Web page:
2 June 1581 – James Douglas, 4th Earl of Morton

James Douglas 4th Earl of MortonWho could have seen it? That James Douglas, 4th Earl of Morton would be executed by the very contraption he purchased.

Douglas was once a powerful Scot, if not the most powerful, as he was Regent to a very young James VI. The king was way too young for the Scottish throne having been made monarch in infancy, so Douglas literally babysat the throne as the fourth regent for roughly eight years, while James grew up.

Plots sicken

Why not James’s parents you may be thinking? Well his dad, Lord Darnley, was murdered (more of him later) and James’s mum, Mary Queen of Scots had previously been ousted thanks largely to her unpopular marriage choice to the slimy Earl of Bothwell. She was currently languishing in Fotheringhay Castle at Elizabeth’s pleasure – after all, the English queen couldn’t have risked having her cousin at large, as this would have surely encouraged yet another plot to overthrow her.

Thankfully, Douglas was pretty good at his job – not least because he had the backing of Elizabeth I. Yet, as was the order of the day, he made enemies along the way, mainly due to the fact that he was greedy. He managed to annoy the Church, having commandeered lands. And then there was other religious unrest. The Presbyterians were on his back too, but ultimately it was one of James I’s dad’s relatives who really stuck a spanner in proceedings.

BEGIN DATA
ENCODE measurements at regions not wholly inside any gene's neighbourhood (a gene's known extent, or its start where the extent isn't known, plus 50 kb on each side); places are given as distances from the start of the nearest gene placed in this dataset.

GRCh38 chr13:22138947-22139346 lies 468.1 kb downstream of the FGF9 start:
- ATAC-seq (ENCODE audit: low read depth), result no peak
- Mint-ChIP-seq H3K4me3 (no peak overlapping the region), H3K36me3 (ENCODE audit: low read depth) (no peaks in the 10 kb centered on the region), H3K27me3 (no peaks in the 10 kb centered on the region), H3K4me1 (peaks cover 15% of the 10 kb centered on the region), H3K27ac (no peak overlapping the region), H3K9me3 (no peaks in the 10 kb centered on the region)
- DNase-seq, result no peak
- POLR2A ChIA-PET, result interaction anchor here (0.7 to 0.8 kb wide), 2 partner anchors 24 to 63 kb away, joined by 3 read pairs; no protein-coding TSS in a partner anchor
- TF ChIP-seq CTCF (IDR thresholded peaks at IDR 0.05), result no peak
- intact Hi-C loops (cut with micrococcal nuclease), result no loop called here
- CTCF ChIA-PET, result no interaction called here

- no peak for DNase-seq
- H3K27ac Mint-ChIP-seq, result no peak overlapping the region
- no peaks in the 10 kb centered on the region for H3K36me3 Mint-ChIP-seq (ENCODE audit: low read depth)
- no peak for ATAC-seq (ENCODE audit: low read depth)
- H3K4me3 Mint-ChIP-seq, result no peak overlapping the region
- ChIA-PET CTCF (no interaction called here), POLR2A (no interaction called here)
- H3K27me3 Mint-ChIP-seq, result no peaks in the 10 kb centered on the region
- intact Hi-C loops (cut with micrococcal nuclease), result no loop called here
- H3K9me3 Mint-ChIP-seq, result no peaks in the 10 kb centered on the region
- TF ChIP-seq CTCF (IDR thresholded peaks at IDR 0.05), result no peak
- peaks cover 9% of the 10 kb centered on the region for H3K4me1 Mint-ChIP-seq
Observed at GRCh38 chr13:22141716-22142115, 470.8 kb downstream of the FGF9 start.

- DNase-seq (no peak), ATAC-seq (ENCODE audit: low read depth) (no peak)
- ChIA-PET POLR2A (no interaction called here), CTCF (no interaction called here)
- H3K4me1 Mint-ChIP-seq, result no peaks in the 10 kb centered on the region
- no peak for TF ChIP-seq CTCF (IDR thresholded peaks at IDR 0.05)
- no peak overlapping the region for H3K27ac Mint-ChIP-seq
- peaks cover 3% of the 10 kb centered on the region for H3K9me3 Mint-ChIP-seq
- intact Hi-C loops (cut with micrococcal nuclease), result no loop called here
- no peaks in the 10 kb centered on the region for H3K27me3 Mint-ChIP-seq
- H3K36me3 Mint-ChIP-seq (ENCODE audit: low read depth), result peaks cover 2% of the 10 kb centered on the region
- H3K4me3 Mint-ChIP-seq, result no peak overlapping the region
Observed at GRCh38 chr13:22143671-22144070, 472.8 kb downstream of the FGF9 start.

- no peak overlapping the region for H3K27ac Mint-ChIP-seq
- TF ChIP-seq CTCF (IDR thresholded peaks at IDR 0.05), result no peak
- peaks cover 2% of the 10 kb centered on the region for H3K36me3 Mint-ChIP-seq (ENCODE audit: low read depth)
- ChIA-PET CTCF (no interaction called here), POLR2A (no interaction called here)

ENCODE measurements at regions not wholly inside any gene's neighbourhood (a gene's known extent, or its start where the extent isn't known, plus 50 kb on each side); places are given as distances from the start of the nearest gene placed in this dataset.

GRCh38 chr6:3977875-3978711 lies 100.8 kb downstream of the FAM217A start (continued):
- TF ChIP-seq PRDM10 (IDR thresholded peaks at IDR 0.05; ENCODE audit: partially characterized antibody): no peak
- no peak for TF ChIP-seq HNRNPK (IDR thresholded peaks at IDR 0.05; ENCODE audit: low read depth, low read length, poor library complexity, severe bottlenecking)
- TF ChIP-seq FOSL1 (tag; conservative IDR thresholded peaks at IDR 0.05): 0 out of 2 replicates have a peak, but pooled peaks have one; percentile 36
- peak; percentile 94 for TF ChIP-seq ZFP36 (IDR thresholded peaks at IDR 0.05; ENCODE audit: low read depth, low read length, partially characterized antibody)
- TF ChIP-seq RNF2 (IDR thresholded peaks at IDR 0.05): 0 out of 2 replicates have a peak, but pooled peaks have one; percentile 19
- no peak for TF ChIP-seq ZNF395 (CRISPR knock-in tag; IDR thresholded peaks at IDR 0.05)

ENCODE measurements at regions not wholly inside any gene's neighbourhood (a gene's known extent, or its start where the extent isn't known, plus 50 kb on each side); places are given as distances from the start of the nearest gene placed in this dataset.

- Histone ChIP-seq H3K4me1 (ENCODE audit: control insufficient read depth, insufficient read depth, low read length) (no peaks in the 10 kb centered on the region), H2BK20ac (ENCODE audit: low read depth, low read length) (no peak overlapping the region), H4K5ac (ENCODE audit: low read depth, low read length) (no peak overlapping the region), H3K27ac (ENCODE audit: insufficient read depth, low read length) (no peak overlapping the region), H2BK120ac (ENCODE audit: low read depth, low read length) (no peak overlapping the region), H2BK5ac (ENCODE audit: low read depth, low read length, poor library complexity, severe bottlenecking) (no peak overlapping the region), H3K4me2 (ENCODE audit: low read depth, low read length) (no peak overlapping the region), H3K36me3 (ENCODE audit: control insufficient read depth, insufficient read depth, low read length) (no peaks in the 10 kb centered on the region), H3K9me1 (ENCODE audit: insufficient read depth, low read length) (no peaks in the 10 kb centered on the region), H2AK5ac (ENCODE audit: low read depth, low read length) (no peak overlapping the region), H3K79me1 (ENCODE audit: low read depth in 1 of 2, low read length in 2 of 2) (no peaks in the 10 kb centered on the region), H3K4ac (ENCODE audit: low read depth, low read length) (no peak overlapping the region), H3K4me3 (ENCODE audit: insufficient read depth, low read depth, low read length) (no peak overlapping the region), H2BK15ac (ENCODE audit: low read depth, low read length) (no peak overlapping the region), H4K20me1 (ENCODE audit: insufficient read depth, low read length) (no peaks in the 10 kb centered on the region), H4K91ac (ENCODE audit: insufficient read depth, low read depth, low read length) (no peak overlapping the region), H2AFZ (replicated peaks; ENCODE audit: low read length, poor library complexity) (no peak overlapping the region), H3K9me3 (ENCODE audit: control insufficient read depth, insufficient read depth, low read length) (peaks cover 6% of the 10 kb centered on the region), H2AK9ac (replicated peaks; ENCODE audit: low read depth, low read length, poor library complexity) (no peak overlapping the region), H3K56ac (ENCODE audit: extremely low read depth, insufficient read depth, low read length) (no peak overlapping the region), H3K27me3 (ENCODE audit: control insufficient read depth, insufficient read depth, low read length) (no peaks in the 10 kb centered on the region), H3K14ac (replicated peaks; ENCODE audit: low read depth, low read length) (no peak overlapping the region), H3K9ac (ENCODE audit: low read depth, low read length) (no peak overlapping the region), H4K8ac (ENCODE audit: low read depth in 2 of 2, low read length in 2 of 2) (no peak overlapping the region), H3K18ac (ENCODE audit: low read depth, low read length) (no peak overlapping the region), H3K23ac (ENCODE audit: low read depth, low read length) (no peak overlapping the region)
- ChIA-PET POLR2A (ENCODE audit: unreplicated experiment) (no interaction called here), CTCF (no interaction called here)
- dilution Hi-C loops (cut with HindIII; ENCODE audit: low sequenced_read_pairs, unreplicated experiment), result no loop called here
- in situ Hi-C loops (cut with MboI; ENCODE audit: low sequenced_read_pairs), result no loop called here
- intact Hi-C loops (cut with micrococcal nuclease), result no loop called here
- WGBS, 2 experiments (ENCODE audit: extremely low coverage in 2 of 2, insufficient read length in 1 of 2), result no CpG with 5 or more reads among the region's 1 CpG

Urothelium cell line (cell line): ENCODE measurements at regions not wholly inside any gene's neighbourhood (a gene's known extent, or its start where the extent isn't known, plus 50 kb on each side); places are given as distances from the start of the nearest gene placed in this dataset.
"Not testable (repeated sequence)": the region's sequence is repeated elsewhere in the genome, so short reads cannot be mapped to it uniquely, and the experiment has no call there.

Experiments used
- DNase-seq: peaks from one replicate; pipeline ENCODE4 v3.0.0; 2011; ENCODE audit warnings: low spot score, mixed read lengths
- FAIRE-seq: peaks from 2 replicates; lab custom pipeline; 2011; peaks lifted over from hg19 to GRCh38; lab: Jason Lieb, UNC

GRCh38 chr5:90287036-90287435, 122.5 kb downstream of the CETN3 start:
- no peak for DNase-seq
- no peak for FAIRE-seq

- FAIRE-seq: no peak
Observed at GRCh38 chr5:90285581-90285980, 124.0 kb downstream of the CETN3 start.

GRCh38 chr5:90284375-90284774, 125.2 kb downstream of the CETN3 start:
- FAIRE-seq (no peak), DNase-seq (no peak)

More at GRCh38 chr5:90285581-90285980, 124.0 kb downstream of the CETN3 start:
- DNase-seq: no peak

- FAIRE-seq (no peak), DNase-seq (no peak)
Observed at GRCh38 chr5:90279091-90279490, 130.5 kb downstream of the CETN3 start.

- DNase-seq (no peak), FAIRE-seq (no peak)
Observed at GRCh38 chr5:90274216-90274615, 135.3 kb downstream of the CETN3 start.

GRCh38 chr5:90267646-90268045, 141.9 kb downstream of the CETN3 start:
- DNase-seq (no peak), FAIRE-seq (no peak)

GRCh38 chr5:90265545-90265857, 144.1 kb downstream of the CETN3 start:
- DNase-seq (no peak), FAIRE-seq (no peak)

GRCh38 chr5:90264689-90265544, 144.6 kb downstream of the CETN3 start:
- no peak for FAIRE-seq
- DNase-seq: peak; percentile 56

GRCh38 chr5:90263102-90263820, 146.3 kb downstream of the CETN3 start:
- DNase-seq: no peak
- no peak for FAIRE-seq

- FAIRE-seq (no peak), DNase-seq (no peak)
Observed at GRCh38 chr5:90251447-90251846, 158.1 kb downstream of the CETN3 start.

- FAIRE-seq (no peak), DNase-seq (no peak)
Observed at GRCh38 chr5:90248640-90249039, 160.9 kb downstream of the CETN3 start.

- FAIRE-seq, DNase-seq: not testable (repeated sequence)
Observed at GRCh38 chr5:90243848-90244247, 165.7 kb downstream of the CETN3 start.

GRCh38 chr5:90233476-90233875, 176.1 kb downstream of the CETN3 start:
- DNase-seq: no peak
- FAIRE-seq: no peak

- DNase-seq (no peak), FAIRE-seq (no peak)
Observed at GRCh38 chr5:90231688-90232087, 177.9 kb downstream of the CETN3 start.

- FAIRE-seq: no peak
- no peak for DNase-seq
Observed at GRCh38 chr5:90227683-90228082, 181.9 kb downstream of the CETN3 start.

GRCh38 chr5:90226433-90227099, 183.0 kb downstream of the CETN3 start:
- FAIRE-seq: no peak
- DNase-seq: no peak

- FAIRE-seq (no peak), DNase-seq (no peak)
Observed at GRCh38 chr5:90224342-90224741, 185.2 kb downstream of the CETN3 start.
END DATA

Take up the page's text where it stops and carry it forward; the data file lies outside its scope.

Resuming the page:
Rod to get Stewart’s own back

Esmé Stewart, nephew to the now murdered Lord Darnley, came over from France wanting to get his own back on his uncle’s murderer. He vengefully dredged up Darley’s death and accused Douglas of killing him. That was all the ammunition his enemies needed. They latched on to this unsavoury and salacious supposition that Douglas had killed Lord Darnley and really ran with it.

Douglas admitted that Bothwell had let him in on the plan but he denied any involvement. Needless to say, that was the rod for Douglas’s back – it taken as an admission of guilt and he was sentenced to death.

Chop and change

The penalty was originally to be hanging, drawing and quartering, but a benevolent 14-year-old James VI actually stepped in to ‘reduce’ the sentence to beheading – the sentence reserved for royalty. And so James Douglas found himself beneath the very same, crude contraption he’d actually commissioned from the makers in Halifax and he was able to test-drive his purchase first-hand, when he was detached from his head on this day in 1581.

Also on this day

2 June 1903 – Gustav Rau and Willem Schmidt

Stuff you may have missed over the weekend

Karl Adolf Eichmann
Mary Dyer
Ronald Clark O’Bryan
Waltheof II, Earl of Northumbria
Herbert Rowse Armstrong

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